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INTRODUCTION

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Anxiety is the most common and a very stressful condition in patients with cancer diagnoses. High level of anxiety is seen in up to 50% of newly diagnosed cancer patients.1 It has also been noticed that a large number of patients with a principal anxiety disorder have one or more coexisting diagnoses at the time of initial evaluation. Anxiety is more common in younger age groups, single females, with low level of education and poor social support, and those of lower economic status.2 The reason for this is that with maturity and more experience, the ability to mobilize resources, and adaptability, patients develop skills to cope better with illness. It has also been reported that patients with advanced disease and lower performance status endorse a higher level of stress.3

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The level of anxiety may fluctuate during the course of the illness, but the symptoms persist throughout the initial consultation, workup, follow-up visits, and treatment. Patients may become more anxious before the first consultation, and reassurance usually does not bring the anxiety level down.4 Anxiety level increases during treatment in anticipation of side effects, relapse, or spread of the disease. Patients with preexisting anxiety disorders are more likely to develop severe anxiety when faced with a cancer diagnosis.5

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Increased anxiety may interfere with patients' understanding of the disease, decision making, treatment compliance, and response to treatment. It may impair normal functioning and alter their quality of life. Reducing anxiety may play a big role in the overall treatment outcome. A better understanding of different anxiety states, their pathophysiological and psychological responses, and a measure of the strength and coping skills of patients is essential. It will help determine a treatment plan and strategies most effective and meaningful for patients.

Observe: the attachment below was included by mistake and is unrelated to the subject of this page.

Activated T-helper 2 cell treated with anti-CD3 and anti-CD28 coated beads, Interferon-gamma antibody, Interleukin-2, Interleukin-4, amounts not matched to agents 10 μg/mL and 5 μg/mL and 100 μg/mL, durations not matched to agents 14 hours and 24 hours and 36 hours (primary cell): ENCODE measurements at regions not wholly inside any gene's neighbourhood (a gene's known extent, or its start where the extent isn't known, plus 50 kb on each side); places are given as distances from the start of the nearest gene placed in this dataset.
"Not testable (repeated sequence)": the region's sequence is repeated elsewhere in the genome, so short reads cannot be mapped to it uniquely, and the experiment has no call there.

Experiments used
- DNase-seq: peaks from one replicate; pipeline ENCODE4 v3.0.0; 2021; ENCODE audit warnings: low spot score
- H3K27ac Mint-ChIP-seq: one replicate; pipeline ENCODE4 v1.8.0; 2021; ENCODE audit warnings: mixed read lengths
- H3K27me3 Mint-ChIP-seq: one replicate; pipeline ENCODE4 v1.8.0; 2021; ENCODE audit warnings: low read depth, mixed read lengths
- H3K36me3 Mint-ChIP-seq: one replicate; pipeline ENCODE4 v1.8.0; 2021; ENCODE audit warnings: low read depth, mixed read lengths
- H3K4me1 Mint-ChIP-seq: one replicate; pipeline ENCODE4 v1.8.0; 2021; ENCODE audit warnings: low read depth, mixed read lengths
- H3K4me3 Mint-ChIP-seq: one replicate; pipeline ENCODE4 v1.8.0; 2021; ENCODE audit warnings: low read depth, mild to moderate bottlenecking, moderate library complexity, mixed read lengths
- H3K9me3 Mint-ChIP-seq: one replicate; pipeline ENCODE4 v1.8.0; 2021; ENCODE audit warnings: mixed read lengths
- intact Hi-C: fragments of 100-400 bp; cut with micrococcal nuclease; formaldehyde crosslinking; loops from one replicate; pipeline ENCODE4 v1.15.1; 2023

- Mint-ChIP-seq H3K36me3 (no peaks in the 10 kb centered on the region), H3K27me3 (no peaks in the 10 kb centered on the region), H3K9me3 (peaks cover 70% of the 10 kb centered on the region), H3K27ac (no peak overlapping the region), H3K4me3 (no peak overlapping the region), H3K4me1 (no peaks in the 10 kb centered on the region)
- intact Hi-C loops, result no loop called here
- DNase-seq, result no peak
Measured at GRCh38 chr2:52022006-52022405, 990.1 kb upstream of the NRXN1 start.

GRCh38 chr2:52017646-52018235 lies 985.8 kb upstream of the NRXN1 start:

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Anxiety may be state anxiety, which is situational anxiety in response to the current threat, or trait anxiety, which is baseline anxiety prevailing over a period of many years.1 The response to any threat or challenge is much more pronounced in patients with baseline anxiety.

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Anxiety may occur at different times during the course of the illness as the patient undergoes different stages from diagnosis to survivorship. The impact of being diagnosed with cancer is very stressful. At the same time the patient receives a lot of information regarding further workups, including blood tests, scans, and information about treatment options, chemotherapy versus surgery or radiation, side effects of the chemotherapeutic agents, the possibility of prolonged hospital stay, and short- and long-term follow-up plans. He or she feels overwhelmed and flooded with information. The patient sees himself or herself caged in a situation from which escape is impossible or life threatening. He or she is not able to absorb all the information and starts having psychological and physiological responses. The patient loses sleep and appetite, develops anxiety, feels helpless, and loses interest in other activities. From the ...

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